Gleeds was recently named as one of the best workplaces, ranked 28 out of 57 in the super large category. While as CEO I’m obviously thrilled to get that kind of recognition, what means the most to me personally is hearing that over 90% of our employees agree that the business is committed to treating everyone fairly and respectfully. Plus 87% feel they can be themselves at work. Those numbers resonate with me personally because mental health and wellbeing has long been a topic close to my heart.

It’s Mental Health awareness week, and at Gleeds we have combined it with our popular Wellbeing Week activities. Over 135 years ago, Gleeds began as a family firm where people cared about each other… and remains true to this. An ethos of decency and looking out for one another was one of the aspects that encouraged me to join almost 30 years ago. However, everything evolves. What constituted as a great workplace when I started out is different to now; back then a good salary and benefits package, the opportunity to work on the best projects and travel around the world, all took priority. To be considered a great workplace today requires something else.

What we used to perhaps view as the softer side of business is now as important as revenue targets – and is in fact contributing to these targets. The statistics are startling: one study by the WHO found that anxiety and depression alone costs the global economy US $1 trillion. A 2022 survey found 92% of employees experience mental health challenges that affect their work. Thankfully, this same survey showed that 40.1% say that the overall trend of mental health conversations in the workplace are improving. At Gleeds we have 54 trained mental health first aiders, including board members who undertook an intensive 4-day training course. Every single one I’ve spoken to has learnt new life skills, and I’m so proud of their work as our Wellbeing Champions.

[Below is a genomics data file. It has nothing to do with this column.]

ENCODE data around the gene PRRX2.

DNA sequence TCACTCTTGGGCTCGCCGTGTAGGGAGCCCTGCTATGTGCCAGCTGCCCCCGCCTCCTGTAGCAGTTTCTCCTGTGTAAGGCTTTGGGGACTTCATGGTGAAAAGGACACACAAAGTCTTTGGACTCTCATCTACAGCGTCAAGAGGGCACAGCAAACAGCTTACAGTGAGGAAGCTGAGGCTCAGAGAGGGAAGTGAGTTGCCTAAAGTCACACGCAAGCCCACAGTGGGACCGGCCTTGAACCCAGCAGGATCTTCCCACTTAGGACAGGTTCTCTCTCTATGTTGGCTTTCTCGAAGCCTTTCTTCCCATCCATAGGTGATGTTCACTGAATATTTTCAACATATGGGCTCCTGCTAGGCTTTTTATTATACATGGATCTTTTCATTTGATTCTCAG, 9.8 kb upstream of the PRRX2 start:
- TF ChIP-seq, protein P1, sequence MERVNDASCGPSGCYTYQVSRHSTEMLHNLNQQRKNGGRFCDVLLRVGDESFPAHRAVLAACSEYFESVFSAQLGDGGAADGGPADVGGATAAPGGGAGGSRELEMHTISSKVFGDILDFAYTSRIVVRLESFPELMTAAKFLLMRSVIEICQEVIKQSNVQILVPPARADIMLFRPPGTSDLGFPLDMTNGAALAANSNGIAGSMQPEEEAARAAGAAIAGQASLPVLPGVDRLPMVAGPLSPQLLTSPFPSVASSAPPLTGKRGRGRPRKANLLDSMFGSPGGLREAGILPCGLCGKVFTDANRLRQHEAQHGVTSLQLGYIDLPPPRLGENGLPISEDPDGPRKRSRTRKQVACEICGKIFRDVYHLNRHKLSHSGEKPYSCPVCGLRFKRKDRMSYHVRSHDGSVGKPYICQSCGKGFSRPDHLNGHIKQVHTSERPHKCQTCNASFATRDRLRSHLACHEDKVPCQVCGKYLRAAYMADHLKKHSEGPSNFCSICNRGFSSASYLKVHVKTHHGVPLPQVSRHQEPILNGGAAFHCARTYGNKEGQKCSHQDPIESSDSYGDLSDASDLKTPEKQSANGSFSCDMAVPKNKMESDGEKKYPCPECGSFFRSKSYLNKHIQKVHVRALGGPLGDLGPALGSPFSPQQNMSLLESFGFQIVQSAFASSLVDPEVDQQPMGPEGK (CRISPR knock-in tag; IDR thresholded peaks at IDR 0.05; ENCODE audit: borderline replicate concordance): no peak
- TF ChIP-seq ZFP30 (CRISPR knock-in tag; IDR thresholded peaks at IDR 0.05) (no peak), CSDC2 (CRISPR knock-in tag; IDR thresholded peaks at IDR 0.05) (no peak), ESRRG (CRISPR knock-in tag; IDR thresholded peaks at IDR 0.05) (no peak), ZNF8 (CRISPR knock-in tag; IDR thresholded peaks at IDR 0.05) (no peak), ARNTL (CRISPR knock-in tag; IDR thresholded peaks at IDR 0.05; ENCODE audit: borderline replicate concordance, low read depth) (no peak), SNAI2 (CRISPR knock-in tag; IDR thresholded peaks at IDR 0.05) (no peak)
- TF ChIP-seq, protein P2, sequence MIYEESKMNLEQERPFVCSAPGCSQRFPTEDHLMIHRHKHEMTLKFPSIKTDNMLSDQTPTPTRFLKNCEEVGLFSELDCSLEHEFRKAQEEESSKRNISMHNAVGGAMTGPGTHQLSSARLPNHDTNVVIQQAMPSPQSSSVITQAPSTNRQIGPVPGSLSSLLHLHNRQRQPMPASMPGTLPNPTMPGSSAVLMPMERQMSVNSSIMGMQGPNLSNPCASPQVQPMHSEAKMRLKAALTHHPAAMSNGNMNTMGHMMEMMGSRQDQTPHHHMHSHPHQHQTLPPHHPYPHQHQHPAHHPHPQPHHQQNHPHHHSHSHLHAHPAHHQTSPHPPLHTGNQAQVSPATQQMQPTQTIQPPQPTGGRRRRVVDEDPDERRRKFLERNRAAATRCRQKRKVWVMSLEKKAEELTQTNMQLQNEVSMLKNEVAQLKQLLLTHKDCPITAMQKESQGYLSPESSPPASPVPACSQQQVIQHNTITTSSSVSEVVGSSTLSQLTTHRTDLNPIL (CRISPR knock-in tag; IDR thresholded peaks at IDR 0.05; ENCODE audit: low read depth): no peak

So, what else makes a great workplace? We want to be our authentic selves at work, unapologetically. Proof that a business is prioritising and investing in mental health and wellbeing, and cares about equality, diversity and sustainability all contribute hugely to how happy people feel at work. Statistics show that 12.7% of all sickness absence days in the UK can be attributed to mental health conditions so, quite rightly, we need to show our employees every single day that we genuinely hear them on mental health.

But I’m often asked, how do you retain this culture as you grow? Well-considered policies, making sure everyone is heard, authenticity and accountability. We’ve done considerable work on our wellbeing and flexible working policies in recent years and feedback says our colleagues feel empowered to prioritise their mental health, which is music to my ears. Over time we have embedded initiatives such as our Fairness, Inclusion and Respect strategy and our Allies groups for gender, race, diversability, carers and LGBTQ+, and we remain independent and agile enough to support these networks as we grow. Calling out the wrong behaviours is vital too. I feel confident that our people would call us out if we didn’t uphold our values, and they thought we were simply paying lip service to these things. In fact, I would urge them to do so. If that means difficult conversations, I welcome that. How else do we grow? We genuinely want to do the right thing. Wellbeing for us isn’t just a week – sure, we’ve had yoga and self-defence classes, posture clinics and resilience training over the last few days – but this isn’t a quick fix. We’re in it for the long haul.

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Graham Harle Chief Executive Officer

Graham Harle
Chief Executive Officer